Skip to Content

Colorado’s Missing and Murdered Indigenous bill awaits Governor’s signature, advocates concerned


COLORADO SPRINGS, Colo., (KRDO) -- According to the Haseya advocacy group, there are 54 Missing and Murdered Indigenous people in Colorado right now.

A Colorado bill that aims to bring justice to missing and murdered indigenous people is now on Governor Jared Polis' desk awaiting his signature. 

Indigenous community members deem this bill as a small win, but they say their journey to justice is far from over.

"We stand with our sisters, no more silent sisters, no more stolen sisters," said a group of activists at a rally for Missing and Murdered Indigenous relatives.

For the Haseya advocacy group and community, the legislature approving this bill means there is hope it can become law.

It would be an opportunity to have an office dedicated to investigating missing indigenous people.

"We're not looking at this as a loss; I would say it is a win but it is not necessarily a victory," said Monycka Snowbird, director of the Haseya Advocacy group. 

The original draft requested access to crucial case data.

"The original draft of the bill created a separate missing and murdered indigenous office that would have access to a lot of the state's data, would have information sharing, would develop training for law enforcement offices and increase collaborative responses across the state," Snowbird said.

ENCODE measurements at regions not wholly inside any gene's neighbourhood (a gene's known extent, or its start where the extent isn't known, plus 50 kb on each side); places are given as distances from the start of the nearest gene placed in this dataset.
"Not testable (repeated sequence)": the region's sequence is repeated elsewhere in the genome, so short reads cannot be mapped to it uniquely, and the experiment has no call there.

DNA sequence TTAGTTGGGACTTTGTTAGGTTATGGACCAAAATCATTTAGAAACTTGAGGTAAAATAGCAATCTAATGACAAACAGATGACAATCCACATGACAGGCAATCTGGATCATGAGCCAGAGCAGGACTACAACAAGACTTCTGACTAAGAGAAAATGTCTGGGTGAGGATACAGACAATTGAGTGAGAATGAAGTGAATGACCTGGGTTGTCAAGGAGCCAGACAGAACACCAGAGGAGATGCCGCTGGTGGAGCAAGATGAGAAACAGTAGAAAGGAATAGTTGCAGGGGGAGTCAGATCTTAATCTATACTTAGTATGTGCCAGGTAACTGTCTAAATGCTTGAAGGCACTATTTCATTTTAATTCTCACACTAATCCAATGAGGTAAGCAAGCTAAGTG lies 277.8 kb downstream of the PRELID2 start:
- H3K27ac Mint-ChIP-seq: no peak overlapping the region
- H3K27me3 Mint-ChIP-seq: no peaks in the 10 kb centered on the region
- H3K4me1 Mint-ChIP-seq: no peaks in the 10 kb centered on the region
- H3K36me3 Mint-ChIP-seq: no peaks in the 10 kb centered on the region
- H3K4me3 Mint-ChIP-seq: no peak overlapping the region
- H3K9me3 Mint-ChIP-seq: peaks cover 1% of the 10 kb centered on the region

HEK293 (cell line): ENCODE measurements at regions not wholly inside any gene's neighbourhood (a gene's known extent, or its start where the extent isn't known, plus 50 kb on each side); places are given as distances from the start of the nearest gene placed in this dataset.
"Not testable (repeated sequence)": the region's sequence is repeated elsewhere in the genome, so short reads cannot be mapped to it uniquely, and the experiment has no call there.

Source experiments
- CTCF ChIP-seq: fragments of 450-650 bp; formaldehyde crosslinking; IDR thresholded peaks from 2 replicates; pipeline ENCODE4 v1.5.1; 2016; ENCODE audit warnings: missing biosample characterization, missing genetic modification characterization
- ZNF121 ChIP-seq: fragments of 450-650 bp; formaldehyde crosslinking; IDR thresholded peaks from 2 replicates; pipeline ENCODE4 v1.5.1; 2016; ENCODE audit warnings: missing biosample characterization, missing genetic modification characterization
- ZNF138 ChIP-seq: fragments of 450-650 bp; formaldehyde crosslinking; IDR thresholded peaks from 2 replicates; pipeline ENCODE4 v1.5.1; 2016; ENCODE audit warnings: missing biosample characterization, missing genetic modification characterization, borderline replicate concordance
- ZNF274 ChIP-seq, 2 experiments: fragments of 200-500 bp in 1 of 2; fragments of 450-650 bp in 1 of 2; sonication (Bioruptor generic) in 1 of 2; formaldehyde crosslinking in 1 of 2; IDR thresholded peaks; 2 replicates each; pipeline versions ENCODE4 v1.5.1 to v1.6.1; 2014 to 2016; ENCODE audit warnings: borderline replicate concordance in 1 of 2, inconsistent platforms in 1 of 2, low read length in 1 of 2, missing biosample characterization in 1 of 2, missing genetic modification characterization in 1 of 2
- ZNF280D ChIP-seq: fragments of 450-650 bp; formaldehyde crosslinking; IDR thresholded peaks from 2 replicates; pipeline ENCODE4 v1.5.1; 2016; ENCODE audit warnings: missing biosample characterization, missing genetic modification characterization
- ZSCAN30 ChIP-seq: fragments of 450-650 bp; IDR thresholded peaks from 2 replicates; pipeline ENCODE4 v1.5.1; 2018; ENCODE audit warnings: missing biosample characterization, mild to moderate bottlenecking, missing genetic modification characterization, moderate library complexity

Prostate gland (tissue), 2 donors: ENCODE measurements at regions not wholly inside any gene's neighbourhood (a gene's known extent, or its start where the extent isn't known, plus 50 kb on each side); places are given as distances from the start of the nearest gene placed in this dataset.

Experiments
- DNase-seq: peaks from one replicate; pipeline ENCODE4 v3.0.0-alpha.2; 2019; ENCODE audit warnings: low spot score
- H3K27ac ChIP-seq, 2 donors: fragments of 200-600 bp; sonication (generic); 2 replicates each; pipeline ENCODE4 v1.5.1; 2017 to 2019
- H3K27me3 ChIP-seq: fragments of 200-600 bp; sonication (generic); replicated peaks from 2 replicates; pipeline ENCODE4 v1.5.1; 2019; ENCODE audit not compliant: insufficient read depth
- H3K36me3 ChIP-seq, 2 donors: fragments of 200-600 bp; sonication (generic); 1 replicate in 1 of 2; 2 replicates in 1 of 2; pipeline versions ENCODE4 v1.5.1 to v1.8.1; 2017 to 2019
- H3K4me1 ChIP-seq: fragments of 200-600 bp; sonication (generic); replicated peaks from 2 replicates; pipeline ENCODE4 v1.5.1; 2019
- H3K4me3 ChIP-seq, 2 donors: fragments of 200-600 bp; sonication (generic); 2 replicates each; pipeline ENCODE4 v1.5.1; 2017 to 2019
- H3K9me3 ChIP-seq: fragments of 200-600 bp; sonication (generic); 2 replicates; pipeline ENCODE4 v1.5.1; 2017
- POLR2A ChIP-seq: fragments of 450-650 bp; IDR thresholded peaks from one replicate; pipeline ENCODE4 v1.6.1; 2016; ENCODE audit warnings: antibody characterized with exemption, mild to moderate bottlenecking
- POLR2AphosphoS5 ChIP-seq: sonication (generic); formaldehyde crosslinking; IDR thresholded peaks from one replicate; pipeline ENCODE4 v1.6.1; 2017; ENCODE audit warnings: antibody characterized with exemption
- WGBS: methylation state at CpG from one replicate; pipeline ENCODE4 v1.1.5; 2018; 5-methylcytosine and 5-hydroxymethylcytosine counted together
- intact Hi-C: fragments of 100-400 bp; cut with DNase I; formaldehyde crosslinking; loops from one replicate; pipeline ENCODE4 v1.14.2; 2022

Governor Polis present a new amendment to the bill. It fails to address access to that data for missing and murdered indigenous cases.

"What Polis did blindsided us with the day that it was introduced with that amendment was taking away access to a lot of that data and taking away a lot of the responsibilities of the [Missing and Murdered Indigenous] office and putting it under [the Department of Public Safety]," said Snowbird.

Activists are now focusing on drafting a new bill they plan to present at the next legislative session.

Author Profile Photo

Jasmine Arenas

Jasmine is an MMJ and Anchor for Telemundo Surco and KRDO NewsChannel 13. Learn more about Jasmine here.



  1. don’t we already have people who look for murdered missing people, no matter the race? Why must we always make something about race?

    1. It’s the liberal way. Winning votes one group at a time.
      What happened to “equal protection under the law?” Why do we write bills that give special protection to certain groups?

Leave a Reply

Skip to content